Monthly Archives: September 2014

Veterinarian dies in elephant enclosure

Veterinarian Jim Laurita died after he fell and was stepped on in an enclosure housing two Asian elephants at his elephant rehabilitation center in Hope, Maine. Dr. Laurita suffered crushing injuries to his chest and was dead before rescuers arrived. In 2011, Dr. Laurita sold his private veterinary practice to devote his time to the two injured elephants that had previously been part of a circus. CNN (9/10)

Veterinarians confirm behaviour deficits in chimps raised as pets.

An estimated 700 pet chimpanzees live in households across the U.S., and many of those families may seek a new home for their animals at zoos or rescues once they become difficult to handle. However, the abandoned apes are unlikely to bond readily with other chimps in their new homes. A team from Chicago’s Lincoln Park Zoo found chimps raised as performers or pets tend to have behavioral and social impediments that prevent them from forming and maintaining the bonds that are fundamental to chimpanzee groups. United Press International (9/24),

2 falcon species have their genomes sequenced: closer to songbirds than other raptors

The peregrine falcon (Falco peregrinus) and the saker (Falco cherrug) have been sequenced. They appear to be closer to songbirds than other raptors. The chicken and the turkey comprise one evolutionary branch, and the zebra finch and the two falcon species form a second. Falcons had fewer intact olfactory receptor genes thaqn zebra finches, even though they have a larger olfactory bulb ratio: researchers previously thought that these two traits were positively correlated. The most recent common ancestor of peregrines and sakers was dated to 2.1 million years ago. The two species had more than 99.6% of their genomes in common. Sakers unlike peregromes, primarily inhabit and enviro nments. The researches found that the saker falcons have more copies of genes involved in water conservation and the inhibition of sodium uptake than the peregrine, suggesting a genetic basis by which this species copes with the desert habitat.

Info from Lab Animal, 42(5): May 2013 pg 155

Cincinatti Zookeepers Monkey around to raise baby gorilla

A female baby gorilla who was abandoned at birth by her mother at the Oklahoma City Zoo is being cared for by keepers at the Cincinnati Zoo, and they are monkeying around to ensure she thrives. The keepers, who had success with another baby gorilla, wear ape suits, carry the animal 24 hours a day — just like gorillas do — and teach her ape etiquette with grumbles and grunts. WLWT-TV (Cincinnati) (9/25)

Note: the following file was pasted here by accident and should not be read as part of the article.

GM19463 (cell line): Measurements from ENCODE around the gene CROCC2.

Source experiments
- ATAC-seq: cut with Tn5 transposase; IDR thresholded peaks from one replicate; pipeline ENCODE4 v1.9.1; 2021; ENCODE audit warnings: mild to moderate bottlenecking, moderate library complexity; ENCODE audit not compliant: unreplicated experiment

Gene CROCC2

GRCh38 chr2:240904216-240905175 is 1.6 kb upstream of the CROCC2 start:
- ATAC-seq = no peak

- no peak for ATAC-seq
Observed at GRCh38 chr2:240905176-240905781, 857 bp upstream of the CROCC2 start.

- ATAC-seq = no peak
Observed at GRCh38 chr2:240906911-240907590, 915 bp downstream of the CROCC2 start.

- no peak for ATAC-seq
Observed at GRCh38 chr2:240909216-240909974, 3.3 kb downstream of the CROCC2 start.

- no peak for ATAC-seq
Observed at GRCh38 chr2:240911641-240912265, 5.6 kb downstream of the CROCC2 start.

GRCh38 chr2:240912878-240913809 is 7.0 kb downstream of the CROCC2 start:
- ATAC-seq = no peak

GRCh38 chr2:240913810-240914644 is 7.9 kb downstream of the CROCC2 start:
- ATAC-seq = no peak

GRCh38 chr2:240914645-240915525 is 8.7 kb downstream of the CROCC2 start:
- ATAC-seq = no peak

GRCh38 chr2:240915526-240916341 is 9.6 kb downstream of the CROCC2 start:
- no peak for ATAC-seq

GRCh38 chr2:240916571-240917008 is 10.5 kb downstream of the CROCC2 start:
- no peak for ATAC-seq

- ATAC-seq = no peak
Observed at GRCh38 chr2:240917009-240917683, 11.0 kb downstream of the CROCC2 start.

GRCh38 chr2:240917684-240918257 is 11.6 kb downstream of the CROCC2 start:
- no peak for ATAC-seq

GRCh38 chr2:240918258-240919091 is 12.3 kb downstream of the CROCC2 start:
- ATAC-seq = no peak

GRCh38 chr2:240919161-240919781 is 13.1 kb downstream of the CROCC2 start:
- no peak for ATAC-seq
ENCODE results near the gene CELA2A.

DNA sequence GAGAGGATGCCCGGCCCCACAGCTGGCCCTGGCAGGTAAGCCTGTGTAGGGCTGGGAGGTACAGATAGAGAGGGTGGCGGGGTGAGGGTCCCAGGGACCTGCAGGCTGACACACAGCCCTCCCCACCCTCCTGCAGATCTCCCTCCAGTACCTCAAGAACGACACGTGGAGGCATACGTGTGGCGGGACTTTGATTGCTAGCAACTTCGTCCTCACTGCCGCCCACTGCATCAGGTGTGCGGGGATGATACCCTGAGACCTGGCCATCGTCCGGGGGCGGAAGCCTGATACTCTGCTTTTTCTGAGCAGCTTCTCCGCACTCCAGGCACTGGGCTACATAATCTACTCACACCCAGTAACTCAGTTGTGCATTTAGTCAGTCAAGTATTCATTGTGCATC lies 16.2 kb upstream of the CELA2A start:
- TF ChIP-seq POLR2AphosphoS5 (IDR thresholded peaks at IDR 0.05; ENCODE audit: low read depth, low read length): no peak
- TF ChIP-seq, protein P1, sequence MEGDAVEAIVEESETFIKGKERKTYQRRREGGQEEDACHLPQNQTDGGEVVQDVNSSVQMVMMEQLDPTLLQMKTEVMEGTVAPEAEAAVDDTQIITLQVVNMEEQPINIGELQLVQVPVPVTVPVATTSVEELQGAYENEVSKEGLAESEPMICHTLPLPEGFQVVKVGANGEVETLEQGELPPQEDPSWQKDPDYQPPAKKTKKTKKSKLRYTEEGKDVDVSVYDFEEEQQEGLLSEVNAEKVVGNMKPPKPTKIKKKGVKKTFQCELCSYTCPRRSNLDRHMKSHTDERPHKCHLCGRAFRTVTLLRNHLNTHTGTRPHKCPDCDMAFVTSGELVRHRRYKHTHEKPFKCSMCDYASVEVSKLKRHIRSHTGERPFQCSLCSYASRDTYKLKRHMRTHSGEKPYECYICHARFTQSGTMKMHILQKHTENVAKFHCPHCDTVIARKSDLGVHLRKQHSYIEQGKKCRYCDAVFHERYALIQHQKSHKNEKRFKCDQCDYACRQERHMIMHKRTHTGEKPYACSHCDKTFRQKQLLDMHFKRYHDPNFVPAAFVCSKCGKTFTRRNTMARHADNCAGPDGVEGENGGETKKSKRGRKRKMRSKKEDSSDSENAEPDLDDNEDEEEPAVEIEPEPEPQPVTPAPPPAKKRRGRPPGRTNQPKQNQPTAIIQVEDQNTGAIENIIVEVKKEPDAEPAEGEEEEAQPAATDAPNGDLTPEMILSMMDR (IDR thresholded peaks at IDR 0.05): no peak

West African pet owners dropping off pets for fear of Ebola

West African animal owners are dropping off or abandoning exotic pets for fear the animals may be carrying Ebola, and the zoo in Abidjan, Ivory Coast, has taken in some of the animals. They are held in quarantine until deemed safe because although it’s unlikely they carry Ebola, they could introduce a host of other pathogens. The zoo’s veterinarian has been tasked with reassuring people about the connection between Ebola, animals and humans. Yahoo/Agence France-Presse (9/20)

Pathogens are most abundant in raw foods, jerky treats study finds

Over 1,000 pet food samples, including dry, moist and raw foods, were tested for the presence of bacterial pathogens over a two-year period in a recent study. While contamination occurred in all types of pet food, bacterial contamination was more common in raw pet foods and jerky treats, according to the study. Testing focused on salmonella, listeria, Shiga toxin-producing strains of E. coli and E. coli O157:H7. The FDA Center for Veterinary Medicine will use the results to focus future testing. Food Poisoning Bulletin (9/6)

Tortoise Learning

Anytime anyone says that problems come from having a lizard or reptile brain they need to wake up. At least lizards and chelonians can learn. So can the crocodylia.

This is from a clipping which came from the Minneapolis, MN paper 8/30/14:
“Researchers from England’s University of Lincoln revealed in July that red – footed tortoises are not only “inquisitive” but make decisions in their brain’s “medial cortex” region, associated with “complex cognitive behavior” (because they have no “hippocampus,” which is typical decision-making area). The tortoises thus pecked-out (and learned) touch-screen decisions (for rewards of strawberries),and in fact, said researcher Anna Wilkinson, learned as quickly as rats and pigeons and faster, actually than dogs. 

this was sent to me from Laura Mowry